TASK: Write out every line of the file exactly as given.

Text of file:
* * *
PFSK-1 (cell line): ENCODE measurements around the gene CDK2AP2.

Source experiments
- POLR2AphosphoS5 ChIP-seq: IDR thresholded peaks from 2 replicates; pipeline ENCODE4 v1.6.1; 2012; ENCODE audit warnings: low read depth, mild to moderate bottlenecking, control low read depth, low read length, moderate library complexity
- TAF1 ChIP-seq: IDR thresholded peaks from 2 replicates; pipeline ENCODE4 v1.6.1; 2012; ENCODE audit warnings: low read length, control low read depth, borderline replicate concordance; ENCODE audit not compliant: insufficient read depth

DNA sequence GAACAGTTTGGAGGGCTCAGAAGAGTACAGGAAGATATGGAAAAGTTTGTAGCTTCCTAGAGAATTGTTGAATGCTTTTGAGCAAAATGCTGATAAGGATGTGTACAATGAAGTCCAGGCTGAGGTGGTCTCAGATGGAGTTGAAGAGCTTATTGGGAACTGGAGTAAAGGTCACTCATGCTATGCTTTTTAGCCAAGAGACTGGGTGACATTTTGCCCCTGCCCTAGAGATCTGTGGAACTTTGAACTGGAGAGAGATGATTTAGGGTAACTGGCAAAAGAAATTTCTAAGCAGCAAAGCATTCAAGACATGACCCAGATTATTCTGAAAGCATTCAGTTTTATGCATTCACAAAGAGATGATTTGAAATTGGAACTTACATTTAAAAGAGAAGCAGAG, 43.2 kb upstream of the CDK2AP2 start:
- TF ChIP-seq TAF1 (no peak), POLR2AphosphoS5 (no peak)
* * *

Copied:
PFSK-1 (cell line): ENCODE measurements around the gene CDK2AP2.

Source experiments
- POLR2AphosphoS5 ChIP-seq: IDR thresholded peaks from 2 replicates; pipeline ENCODE4 v1.6.1; 2012; ENCODE audit warnings: low read depth, mild to moderate bottlenecking, control low read depth, low read length, moderate library complexity
- TAF1 ChIP-seq: IDR thresholded peaks from 2 replicates; pipeline ENCODE4 v1.6.1; 2012; ENCODE audit warnings: low read length, control low read depth, borderline replicate concordance; ENCODE audit not compliant: insufficient read depth

DNA sequence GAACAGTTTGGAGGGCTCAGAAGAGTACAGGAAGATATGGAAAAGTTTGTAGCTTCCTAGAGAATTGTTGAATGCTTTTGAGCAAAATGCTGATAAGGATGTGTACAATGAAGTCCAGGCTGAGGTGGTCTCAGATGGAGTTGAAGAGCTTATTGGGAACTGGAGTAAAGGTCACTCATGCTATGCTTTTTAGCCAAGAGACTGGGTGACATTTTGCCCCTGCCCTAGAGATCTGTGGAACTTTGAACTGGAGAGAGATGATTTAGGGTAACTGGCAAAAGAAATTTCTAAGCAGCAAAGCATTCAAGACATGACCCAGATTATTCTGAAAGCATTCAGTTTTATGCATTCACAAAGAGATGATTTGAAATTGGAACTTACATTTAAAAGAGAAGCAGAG, 43.2 kb upstream of the CDK2AP2 start:
- TF ChIP-seq TAF1 (no peak), POLR2AphosphoS5 (no peak)